Objects in midPoint are identified by OIDs and consists of items (properties, references, containers). And that's it. Essentially. No specific assumption about data format or representation of the objects is made. The objects may be represented in XML, JSON, YAML or in any custom format if that would be necessary. In fact, the objects are most frequently represented in a form of Java objects in a computer memory. The data model in midPoint tries to be independent of object representation language.
However, the most prominent object representation in midPoint is XML. The most important reasons are:
- XML is reasonably mature and universally quite well understood.
- There is a practical and well supported XML Schema language.
- It aligns well with the target environment of midPoint (enterprise and web services).
XML is not perfect, but it is currently the best choice. Therefore the primary way how to express midPoint data model are XML Schema (XSD) and Java code is generated from that. This is required to maintain DRY principles which in turn allow for reasonable development speed and sustainability of the development process. The XML-orientation may change in the future if anything better comes around. JSON and YAML support is in development, but this is unlikely to replace XML as the primary language.
See Objects, XML, JSON and others for more details.
The data model used in midPoint is composed from several data modeling layers:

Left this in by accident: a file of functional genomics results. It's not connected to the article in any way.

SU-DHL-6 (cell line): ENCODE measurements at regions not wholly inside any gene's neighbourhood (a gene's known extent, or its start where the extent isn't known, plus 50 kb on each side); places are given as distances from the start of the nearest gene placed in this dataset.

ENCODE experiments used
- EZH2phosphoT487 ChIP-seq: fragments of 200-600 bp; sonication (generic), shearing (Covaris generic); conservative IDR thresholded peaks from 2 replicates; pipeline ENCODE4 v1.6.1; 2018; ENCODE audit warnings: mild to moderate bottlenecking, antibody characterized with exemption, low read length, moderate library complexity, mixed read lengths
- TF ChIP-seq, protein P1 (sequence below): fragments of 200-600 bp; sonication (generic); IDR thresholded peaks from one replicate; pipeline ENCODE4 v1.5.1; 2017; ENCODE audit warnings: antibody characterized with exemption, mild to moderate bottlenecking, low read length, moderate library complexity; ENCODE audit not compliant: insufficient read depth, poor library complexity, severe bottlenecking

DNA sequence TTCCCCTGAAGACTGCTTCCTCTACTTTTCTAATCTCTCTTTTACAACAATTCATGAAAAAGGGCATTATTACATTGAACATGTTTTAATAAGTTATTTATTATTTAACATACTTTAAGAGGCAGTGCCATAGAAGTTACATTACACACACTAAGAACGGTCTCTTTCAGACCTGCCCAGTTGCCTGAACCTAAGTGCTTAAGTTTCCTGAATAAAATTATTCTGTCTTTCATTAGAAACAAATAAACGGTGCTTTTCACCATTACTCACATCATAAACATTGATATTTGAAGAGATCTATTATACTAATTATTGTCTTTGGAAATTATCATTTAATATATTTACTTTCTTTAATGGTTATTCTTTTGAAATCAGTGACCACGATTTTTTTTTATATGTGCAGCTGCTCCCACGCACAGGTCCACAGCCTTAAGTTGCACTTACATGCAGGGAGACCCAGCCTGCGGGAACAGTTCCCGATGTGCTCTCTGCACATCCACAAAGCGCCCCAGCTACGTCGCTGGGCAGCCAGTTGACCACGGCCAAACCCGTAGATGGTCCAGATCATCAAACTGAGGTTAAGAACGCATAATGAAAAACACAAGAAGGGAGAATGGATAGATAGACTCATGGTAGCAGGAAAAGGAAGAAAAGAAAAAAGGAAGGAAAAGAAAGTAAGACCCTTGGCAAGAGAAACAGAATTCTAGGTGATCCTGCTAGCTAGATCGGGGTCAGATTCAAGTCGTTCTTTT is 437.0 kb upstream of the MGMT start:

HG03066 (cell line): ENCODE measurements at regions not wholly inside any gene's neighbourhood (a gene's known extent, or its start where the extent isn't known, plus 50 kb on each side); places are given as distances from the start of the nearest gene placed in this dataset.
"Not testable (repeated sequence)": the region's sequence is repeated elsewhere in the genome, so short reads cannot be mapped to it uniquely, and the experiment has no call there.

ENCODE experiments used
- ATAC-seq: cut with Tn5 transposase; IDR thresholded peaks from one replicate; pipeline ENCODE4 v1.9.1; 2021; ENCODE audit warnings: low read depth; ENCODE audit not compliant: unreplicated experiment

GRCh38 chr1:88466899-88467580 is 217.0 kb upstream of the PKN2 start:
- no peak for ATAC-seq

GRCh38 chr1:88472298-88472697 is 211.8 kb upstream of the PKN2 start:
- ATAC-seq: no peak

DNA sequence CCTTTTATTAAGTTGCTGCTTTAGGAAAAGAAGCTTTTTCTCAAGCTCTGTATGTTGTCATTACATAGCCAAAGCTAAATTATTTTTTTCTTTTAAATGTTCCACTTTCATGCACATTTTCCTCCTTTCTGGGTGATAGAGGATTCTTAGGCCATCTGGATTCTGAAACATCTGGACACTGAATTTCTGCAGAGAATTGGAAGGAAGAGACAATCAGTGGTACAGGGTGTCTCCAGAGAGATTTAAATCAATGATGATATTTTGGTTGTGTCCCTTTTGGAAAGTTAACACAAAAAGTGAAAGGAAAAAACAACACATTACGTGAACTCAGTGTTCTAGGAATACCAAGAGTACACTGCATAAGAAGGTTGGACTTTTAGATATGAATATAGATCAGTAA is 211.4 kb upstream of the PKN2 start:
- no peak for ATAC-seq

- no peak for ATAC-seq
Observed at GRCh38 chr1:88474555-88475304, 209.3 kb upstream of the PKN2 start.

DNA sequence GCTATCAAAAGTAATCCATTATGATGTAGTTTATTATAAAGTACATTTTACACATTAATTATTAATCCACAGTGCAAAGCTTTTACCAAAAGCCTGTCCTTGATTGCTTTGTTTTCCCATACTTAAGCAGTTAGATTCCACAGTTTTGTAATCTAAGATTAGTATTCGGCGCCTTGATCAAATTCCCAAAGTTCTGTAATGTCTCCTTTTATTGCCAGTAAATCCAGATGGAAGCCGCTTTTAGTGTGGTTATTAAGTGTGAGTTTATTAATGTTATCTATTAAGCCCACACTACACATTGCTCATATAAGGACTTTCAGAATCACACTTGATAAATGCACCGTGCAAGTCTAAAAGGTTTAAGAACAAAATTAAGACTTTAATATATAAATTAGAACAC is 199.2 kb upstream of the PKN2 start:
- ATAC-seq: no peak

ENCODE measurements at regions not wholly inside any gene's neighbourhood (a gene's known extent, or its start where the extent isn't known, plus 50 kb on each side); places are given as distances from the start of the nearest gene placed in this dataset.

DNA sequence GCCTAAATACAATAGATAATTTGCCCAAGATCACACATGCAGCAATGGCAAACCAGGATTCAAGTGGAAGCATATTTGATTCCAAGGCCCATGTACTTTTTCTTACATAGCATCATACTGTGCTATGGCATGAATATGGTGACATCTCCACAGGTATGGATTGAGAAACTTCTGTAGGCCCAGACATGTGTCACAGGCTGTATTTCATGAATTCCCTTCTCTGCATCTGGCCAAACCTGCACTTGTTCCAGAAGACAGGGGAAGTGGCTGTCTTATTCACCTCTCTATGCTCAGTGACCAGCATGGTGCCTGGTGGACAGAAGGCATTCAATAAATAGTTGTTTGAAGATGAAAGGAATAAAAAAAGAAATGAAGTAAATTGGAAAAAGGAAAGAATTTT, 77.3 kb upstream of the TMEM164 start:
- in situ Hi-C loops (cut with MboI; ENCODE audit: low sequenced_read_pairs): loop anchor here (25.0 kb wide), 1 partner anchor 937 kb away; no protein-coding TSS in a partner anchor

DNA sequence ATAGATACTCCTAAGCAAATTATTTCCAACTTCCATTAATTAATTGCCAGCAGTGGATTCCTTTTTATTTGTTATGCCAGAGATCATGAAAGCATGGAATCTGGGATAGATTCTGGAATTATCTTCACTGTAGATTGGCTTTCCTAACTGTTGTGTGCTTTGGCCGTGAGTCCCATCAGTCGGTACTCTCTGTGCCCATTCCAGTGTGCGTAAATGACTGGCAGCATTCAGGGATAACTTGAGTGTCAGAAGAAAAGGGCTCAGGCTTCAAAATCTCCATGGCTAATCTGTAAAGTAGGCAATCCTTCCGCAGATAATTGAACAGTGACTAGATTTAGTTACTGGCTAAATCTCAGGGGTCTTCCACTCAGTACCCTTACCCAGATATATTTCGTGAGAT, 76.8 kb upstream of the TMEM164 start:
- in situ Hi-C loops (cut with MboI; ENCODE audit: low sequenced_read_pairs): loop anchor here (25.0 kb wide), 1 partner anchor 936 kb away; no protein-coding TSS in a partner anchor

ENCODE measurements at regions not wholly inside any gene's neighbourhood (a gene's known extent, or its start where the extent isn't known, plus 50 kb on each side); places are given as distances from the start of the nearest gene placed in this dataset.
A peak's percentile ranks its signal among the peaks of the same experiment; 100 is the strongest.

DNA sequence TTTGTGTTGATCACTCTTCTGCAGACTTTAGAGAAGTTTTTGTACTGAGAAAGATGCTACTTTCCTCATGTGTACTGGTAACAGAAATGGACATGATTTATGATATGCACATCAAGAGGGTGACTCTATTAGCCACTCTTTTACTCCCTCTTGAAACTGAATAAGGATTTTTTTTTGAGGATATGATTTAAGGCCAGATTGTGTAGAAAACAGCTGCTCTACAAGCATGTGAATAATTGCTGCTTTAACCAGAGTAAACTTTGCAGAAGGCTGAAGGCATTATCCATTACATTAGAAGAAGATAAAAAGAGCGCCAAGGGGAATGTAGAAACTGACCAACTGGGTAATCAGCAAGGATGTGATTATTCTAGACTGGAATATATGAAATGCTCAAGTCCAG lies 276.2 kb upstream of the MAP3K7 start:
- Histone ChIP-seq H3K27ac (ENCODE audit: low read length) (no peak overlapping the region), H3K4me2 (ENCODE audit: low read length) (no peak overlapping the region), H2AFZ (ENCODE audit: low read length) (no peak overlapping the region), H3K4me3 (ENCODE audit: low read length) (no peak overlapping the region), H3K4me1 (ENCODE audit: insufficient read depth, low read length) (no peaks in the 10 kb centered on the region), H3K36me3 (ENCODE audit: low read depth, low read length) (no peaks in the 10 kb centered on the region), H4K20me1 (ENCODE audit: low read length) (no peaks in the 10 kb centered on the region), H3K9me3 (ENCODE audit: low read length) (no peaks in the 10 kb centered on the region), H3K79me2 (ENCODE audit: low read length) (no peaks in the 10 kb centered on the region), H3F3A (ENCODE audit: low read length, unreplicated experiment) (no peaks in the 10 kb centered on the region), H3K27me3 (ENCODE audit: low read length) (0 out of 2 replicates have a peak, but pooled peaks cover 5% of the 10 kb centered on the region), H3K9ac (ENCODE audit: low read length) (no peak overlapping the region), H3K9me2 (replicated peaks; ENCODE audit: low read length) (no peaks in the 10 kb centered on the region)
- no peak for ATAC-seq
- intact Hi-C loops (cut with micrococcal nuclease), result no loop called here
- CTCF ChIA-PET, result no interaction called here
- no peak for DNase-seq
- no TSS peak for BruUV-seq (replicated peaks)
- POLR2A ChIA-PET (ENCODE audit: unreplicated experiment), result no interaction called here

- Prism Schema defines basic concepts of Object, Property, Extensible Object, etc. It also defines some advanced primitive types. The prism schema is very generic. It has no special domain knowledge of identity management systems.
- MidPoint Common Schema defines basic concepts that almost all IDM deployments will use. It defines the concepts as IDM system will see them, as will be stored in the repository. It is independent of the environment and business logic. It does not depend on what resources are used and what objects do they provide. It also defines the structure of roles, policies, method of assignment of accounts and other resource objects and all the properties of access control model. This is the core model of our system. Identity schema is static, it is known at compile time, it is part of interface definitions and it is pretty much hardcoded into the system. Even though the schema is mostly hardcoded, it can be extended at a proper extension points.
- Resource Schema defines how resources (resource connectors, adapters, frameworks) present the information to the IDM system. Resource schema describes "live" objects on the resources, it always provides real-time authoritative information from the resource. Resource schema is dynamic, it is provided in run-time and can vary for each instance of resource.
- Connector Schema defines the structure of connector configuration properties. It defines whether a connector needs a hostname configuration property, resource URLs, usernames, passwords, etc.
The layers of data model form a structure similar to the concept of shearing layers known in the building architecture. Each part of the schema forms a layer that can evolve with different dynamics. The lower layer of identity model must be quite stable (as other layers depend on it), while the upper layers can evolve much faster. This will give us both stability (in lower layers) and dynamics (in upper layers). However, for the ease of use, common, identity and model schemas are grouped in one XML namespace (in XML representation).
The following diagram describes the structure of midPoint object types.
- Objects, XML, JSON and others
- Consistency Model
- Object References
- Individual data model layers: